LONDON: Increasing numbers of brand owners and charities in the UK are seeking to form alliances covering areas like corporate social responsibility and marketing, a study has found.

C&E, the specialist consultancy, surveyed 150 senior executives representing major companies and leading non-governmental organisations to understand evolving attitudes in this field.

Overall, 93% of not-for-profits agreed officially working with corporate partners was becoming more important, a figure standing at 88% for firms in the private sector.

Elsewhere, 78% of the enterprises and charities featured in the study outlined plans to heighten investment levels in this activity during the next three years.

Meanwhile, 57% of respondents reported their current alliances are essentially strategic in nature, and the number looking to develop such tie-ups climbed by 14% on an annual basis.

Among the existing efforts regarded by the panel as being particularly successful at present was one from Marks & Spencer, the high-street retailer, and Oxfam, the poverty relief charity.

This programme rewards shoppers bringing their old M&S clothes and furnishings into Oxfam's second-hand stores with a £5 gift voucher to spend at the retail chain.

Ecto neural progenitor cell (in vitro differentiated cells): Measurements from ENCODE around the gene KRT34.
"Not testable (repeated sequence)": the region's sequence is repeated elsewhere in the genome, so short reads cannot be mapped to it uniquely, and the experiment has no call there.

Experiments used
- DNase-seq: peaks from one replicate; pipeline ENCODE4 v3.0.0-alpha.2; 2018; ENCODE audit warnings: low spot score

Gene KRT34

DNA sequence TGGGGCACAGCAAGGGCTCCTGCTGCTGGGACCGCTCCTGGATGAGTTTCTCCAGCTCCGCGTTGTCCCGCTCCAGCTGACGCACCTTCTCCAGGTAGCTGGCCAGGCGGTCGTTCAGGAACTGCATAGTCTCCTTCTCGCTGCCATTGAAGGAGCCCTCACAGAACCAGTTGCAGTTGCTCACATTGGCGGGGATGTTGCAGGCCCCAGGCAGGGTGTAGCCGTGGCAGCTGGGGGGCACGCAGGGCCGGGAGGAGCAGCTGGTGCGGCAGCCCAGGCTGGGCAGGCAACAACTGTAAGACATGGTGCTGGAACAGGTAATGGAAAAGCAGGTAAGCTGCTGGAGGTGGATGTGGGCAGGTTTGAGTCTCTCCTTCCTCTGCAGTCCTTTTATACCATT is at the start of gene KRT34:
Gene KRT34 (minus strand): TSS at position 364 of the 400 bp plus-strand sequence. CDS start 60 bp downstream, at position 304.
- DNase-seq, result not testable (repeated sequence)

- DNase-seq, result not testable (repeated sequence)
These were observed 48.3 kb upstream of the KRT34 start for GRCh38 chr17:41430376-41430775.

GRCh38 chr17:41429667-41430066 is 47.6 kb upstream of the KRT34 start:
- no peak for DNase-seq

Participants also praised an initiative by Pampers, Procter & Gamble's nappy range, for providing vaccinations to people in some of the world's poorest countries.

Sainsbury's, the supermarket chain, was equally lauded for several schemes undertaken in support of Comic Relief, such as boosting the amount of Fairtrade products sold.

Manny Amadi, CEO of C&E Advisory, said: "The prominence of major consumer-facing retail companies and brands reflects not only their focused approach, but also their preparedness and ability to invest in strategic partnerships, including in their promotion and marketing."

Data sourced from Marketing Week; additional content by Warc staff